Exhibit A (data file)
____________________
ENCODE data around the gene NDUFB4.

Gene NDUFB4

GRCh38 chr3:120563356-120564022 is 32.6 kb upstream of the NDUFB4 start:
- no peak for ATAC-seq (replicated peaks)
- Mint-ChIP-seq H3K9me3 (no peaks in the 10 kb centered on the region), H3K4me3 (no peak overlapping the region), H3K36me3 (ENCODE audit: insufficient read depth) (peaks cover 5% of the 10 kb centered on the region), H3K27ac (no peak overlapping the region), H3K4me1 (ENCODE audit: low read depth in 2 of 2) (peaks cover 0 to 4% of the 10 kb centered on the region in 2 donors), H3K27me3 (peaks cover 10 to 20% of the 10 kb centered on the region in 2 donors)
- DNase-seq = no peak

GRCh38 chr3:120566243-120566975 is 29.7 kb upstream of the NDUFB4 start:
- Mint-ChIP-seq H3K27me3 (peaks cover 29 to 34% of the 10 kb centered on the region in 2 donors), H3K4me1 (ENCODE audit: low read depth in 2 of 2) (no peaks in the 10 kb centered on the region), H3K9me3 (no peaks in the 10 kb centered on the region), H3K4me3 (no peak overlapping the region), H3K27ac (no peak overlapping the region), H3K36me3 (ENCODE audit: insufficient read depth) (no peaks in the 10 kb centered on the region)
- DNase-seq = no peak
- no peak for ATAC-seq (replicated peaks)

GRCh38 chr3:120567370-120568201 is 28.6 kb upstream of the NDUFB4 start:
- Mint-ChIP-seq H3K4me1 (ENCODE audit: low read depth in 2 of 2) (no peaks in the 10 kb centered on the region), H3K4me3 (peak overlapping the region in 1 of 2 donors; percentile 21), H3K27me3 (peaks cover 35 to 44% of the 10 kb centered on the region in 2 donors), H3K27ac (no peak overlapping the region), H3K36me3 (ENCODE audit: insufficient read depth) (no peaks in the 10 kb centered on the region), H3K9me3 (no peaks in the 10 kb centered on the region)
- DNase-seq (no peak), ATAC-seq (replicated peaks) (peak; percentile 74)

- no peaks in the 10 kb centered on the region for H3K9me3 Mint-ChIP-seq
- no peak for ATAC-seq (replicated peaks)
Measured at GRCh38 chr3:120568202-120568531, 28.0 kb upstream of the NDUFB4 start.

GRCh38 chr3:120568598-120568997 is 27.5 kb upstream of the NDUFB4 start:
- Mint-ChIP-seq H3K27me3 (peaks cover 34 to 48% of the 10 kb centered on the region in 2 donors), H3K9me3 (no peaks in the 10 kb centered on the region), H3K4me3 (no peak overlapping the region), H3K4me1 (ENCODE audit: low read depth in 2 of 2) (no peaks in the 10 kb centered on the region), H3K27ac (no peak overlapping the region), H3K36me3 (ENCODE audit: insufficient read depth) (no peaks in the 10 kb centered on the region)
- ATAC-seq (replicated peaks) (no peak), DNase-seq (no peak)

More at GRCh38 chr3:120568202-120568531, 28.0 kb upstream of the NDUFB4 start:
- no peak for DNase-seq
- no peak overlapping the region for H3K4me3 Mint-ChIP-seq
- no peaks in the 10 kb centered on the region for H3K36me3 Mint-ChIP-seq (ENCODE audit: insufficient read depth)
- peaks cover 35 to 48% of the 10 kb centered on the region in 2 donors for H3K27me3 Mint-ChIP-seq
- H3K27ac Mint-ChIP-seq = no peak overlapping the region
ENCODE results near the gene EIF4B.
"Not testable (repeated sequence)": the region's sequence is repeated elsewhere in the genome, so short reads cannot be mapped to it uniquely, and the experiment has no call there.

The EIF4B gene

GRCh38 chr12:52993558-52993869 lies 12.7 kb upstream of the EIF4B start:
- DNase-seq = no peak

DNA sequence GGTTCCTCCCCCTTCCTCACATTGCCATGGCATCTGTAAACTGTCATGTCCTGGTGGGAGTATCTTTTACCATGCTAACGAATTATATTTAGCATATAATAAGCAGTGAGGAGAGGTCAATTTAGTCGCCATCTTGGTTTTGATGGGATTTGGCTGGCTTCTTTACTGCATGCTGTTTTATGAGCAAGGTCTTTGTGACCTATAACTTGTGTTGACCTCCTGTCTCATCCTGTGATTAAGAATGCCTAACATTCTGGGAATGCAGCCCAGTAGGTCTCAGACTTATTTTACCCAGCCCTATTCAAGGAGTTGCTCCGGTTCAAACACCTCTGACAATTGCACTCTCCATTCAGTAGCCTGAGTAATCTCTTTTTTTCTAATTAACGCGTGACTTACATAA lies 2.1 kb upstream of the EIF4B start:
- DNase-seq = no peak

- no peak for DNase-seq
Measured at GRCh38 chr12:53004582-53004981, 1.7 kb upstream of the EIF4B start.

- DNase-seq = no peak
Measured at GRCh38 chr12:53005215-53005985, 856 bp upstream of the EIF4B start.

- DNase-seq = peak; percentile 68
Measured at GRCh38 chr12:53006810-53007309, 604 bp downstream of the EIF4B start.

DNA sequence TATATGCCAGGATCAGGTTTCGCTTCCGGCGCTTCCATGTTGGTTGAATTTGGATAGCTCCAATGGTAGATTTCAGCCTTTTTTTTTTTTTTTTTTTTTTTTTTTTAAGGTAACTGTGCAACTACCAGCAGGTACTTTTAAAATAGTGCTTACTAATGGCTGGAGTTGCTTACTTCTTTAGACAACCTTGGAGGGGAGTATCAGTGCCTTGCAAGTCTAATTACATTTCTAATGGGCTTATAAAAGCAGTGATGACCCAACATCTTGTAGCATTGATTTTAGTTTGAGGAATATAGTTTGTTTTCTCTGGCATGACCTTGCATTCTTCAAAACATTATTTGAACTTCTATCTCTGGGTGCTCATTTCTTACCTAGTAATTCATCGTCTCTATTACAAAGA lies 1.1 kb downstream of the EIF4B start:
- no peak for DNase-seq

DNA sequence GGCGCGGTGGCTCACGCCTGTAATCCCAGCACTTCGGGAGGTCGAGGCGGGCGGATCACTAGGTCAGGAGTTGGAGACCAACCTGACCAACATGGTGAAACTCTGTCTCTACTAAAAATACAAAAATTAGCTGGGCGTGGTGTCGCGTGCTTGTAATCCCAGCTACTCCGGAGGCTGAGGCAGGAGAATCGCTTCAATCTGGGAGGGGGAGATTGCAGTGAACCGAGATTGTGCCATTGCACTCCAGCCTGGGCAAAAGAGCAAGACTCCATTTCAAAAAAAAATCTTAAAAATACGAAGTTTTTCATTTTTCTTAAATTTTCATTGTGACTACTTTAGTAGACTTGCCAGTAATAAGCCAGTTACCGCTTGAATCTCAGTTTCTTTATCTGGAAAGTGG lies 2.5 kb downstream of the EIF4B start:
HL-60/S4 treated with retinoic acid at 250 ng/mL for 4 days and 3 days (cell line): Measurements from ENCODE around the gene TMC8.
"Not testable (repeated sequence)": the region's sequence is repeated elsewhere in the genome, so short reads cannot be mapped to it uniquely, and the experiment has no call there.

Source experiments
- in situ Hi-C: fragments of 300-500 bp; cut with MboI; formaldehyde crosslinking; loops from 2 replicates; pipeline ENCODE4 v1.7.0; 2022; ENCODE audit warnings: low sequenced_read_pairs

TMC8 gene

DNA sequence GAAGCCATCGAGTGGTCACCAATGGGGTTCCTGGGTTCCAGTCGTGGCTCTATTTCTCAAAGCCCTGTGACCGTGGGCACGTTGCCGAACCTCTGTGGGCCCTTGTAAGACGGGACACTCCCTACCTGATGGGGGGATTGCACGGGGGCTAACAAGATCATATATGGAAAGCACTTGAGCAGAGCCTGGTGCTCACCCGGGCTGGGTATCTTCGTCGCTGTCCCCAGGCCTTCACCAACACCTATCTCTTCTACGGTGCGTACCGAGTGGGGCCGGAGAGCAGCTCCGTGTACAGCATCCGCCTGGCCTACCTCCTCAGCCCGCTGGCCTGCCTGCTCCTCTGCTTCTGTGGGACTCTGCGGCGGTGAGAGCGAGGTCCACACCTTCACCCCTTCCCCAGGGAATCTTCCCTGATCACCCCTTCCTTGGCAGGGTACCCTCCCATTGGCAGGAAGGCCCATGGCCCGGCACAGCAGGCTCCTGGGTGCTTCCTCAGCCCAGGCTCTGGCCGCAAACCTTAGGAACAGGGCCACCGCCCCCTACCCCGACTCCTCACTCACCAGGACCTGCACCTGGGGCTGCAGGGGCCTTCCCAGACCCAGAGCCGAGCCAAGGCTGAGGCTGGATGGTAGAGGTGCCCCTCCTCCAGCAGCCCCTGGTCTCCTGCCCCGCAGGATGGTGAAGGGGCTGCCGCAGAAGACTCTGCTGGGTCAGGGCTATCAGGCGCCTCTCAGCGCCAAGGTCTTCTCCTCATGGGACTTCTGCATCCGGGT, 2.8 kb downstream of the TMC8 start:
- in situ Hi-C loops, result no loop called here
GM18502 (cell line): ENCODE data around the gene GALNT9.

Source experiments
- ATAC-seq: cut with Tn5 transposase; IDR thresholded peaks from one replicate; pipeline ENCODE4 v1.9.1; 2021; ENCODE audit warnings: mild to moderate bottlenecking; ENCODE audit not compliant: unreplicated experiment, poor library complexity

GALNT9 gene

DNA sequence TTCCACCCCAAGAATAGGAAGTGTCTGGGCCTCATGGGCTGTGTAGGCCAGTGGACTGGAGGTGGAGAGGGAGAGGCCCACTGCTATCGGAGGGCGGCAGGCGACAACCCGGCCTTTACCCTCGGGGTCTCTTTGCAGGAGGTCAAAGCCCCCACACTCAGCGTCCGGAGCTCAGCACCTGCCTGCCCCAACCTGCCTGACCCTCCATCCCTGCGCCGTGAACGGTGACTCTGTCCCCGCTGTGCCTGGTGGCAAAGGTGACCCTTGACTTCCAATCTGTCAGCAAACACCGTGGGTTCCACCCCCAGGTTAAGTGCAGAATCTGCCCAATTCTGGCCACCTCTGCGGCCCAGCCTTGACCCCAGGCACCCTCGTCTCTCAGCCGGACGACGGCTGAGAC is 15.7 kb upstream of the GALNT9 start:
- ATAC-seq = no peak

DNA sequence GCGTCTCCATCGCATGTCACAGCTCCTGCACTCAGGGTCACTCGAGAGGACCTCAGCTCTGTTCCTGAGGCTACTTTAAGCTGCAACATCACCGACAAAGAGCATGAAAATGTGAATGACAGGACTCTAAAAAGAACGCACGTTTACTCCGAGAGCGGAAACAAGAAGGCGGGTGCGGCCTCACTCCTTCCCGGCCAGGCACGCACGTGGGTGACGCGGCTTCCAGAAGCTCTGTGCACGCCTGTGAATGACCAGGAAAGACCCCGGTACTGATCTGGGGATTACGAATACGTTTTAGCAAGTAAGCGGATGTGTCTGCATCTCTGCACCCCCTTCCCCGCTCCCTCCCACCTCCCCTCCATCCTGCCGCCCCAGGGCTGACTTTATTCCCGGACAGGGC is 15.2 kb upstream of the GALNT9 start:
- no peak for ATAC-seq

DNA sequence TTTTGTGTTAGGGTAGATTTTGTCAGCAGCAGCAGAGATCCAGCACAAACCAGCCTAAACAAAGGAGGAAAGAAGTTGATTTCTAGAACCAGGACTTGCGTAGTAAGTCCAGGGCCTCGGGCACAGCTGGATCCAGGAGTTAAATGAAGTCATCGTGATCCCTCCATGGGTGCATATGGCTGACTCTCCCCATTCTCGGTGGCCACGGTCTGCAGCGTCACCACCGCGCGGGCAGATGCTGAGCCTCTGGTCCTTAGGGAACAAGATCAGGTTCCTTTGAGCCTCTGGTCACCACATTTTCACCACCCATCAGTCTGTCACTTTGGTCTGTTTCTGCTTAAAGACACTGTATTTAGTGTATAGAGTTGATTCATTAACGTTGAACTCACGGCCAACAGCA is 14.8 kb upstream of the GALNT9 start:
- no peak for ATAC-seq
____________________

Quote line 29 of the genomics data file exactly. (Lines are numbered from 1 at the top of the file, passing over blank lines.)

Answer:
GRCh38 chr12:52993558-52993869 lies 12.7 kb upstream of the EIF4B start: